W3C home > Mailing lists > Public > public-html-comments@w3.org > March 2011

Re: Encoding interaction of HTTP response header and META tag

From: Jukka K. Korpela <jukka.k.korpela@kolumbus.fi>
Date: Thu, 3 Mar 2011 23:13:08 +0200
Message-ID: <FD5750C4E13C41518890F07D023D30C2@JukanPC>
To: <public-html-comments@w3.org>
Wayne Pollock wrote:

> If document authors
> goes to the trouble of stating the charset in the HEAD of their
> document,
> that that should override any default set by the web sever.

I have much sympathy for the idea, for reasons you gave, especially the 
reason that web server admins often disallow the effects of .htaccess files, 
effectively enforcing their settings on every authors.

However, I'm afraid it's too late; the change would break a long tradition 
and would break existing pages.

> It is a huge
> burden to webmasters everywhere to have to manually set the charset
> for every update to their website.

I can't see what you mean by that. The settings need to be checked when you 
start creating a site, not after every update.


Pardon? Apache settings operate per filename extension, and mostly it 
suffices to set the encoding for just one extension, ".html".

> Such overriding is possible but
> to allow web authors the ability to do so, per directory settings
> must be  enabled (the ".htaccess" files).  doing so severely impacts 
> server
> performance

I don't think it has any significant impact on performance.

> and many sites simply can't do so, so web pages WILL be send with the
> wrong charset.

Well, I would put it this way: If the server admin disallows the effects of 
your .htaccess file, then it's just something you need to live with it. If 
the force your HTML documents to be served with headers saying that the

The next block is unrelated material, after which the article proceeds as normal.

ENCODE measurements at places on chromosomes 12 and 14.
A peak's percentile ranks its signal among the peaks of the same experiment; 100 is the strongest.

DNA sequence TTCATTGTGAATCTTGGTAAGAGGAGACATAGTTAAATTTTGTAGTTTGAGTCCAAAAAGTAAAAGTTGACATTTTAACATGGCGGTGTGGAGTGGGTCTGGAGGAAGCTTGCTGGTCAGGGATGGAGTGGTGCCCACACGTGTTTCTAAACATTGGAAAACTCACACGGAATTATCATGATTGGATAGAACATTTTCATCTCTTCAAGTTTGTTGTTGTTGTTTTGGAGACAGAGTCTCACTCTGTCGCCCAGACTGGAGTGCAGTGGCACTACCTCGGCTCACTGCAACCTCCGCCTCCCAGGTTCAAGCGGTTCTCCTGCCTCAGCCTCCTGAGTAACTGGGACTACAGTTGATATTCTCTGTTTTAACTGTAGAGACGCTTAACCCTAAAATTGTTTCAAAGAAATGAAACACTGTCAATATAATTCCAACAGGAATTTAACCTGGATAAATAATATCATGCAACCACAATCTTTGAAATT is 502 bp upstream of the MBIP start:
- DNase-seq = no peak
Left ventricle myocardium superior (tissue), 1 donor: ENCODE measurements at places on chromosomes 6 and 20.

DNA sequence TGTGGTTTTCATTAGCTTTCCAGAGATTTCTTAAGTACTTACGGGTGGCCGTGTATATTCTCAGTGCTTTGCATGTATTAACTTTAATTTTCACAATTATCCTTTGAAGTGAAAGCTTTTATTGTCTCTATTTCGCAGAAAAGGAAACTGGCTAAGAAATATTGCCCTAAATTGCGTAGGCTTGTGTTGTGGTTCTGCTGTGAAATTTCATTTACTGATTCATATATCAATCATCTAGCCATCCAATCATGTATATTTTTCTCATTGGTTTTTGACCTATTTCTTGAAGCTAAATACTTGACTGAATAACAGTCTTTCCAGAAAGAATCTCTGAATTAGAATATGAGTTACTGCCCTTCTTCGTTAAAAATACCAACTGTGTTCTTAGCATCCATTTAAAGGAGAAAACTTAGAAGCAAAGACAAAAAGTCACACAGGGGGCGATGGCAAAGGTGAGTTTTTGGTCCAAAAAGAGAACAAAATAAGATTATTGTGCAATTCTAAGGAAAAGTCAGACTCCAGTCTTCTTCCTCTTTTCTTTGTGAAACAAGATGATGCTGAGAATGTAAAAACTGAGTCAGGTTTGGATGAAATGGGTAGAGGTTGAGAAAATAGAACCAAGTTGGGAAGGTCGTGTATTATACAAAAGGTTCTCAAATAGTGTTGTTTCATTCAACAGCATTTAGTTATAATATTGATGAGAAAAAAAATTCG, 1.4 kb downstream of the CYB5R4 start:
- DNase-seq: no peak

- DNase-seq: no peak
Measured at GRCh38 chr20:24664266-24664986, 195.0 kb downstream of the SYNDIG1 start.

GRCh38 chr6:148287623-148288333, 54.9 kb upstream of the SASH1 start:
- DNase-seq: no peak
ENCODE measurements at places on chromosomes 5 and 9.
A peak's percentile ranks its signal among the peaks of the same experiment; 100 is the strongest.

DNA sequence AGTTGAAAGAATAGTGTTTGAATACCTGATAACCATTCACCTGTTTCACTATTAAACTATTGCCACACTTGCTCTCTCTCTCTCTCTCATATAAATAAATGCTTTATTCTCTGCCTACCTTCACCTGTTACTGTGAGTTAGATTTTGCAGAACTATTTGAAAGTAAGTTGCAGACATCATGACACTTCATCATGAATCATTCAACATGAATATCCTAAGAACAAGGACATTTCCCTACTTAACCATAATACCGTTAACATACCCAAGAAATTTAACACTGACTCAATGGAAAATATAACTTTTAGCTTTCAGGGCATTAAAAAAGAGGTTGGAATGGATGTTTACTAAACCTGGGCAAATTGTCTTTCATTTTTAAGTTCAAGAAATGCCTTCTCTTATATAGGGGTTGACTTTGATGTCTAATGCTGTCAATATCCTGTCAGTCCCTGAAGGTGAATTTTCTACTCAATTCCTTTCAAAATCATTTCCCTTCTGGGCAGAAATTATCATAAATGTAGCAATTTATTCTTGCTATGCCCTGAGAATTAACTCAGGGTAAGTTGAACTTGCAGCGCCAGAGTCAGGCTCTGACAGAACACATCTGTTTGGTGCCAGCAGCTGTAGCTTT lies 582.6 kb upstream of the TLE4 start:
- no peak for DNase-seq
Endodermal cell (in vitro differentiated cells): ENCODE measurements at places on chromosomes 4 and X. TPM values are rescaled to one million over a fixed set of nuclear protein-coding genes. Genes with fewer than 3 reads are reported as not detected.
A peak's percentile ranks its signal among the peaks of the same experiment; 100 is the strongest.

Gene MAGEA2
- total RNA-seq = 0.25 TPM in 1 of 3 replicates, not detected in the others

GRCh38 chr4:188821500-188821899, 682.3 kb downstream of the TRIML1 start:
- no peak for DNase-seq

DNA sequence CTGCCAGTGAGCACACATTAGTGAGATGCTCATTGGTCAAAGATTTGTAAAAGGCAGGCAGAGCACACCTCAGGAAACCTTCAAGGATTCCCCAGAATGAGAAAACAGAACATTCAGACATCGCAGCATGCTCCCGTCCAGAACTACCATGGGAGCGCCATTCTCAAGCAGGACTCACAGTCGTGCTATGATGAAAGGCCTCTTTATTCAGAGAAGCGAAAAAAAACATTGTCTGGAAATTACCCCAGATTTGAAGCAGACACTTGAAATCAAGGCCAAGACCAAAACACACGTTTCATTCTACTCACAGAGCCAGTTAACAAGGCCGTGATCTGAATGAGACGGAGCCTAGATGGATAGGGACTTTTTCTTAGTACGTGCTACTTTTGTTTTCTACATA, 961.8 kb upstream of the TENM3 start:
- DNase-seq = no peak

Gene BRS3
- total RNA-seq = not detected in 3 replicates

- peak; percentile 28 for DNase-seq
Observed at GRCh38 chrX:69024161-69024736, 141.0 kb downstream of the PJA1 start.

encoding is iso-8859-1, or utf-8, or whatever, then just make it so

> This should be a simple fix.  The issue was raised on the WHATWG list
> and elsewhere, and noboby could think of an objection to this
> proposal.

I think a more specific citation of previous discussions would be needed.

> (The
> only web pages that could "break" with this change were already
> broken.)

99% of web pages are broken, in the sense of not complying with HTML, CSS, 
WCAG 1.0, or other relevant recommendations. When we worry about what 
happens to existing pages, we need to worry about more or less broken pages, 

Consider a page on a server that forces Content-Type: text/html; 
charset=utf-8 on all HTML files. Such servers are increasingly common. 
Authors have had to accommodate to that, for example saving documents in 
utf-8 encoding if needed. The pages may well have <meta> tags announcing 
iso-8859-1 or something else, maybe because some web page editing software 
emitted it, or it belonged to a sample file used as a starting point, or the 
author copied it from somewhere, with little or no understanding of its 

Your proposal, if accepted and implemented, would imply that all such pages 
stopped working, if they (literally) contain any character outside the ASCII 
range. This might mean a mess that everyone can see, or just one character 
might be wrong, or anything between these extremes.

> On a related note, the new structural tags that denote articles and
> such
> should allow an optional CHARSET attribute.  A web page with ARTICLEs
> etc. may be (and may likely be) composed of content from many sources,
> e.g., a "mash-up".  While CMS and blogging software could force a
> single
> charset so there is only one charset per web page,  that seems an
> unnecessary restriction (and I don't know that most blogging software
> works that way).

No, it's an inherent restriction. The idea of allowing different character 
encodings within a single document has often been suggested, but it's based 
on a misunderstanding. Changing the encoding at a higher protocol level 
conflicts with the basic modern model of using character data. Recognizing 
encoding from meta tags is admittedly in conflict with it, too, but it was a 
more or less unavoidable exception, which has been separately defined (and 
is still known to cause problems, especially when people don't understand 
how it works and place it too late in the document). - "Mash-up" simply 
needs to recode when needed.

Yucca, http://www.cs.tut.fi/~jkorpela/ 
Received on Thursday, 3 March 2011 21:14:03 UTC

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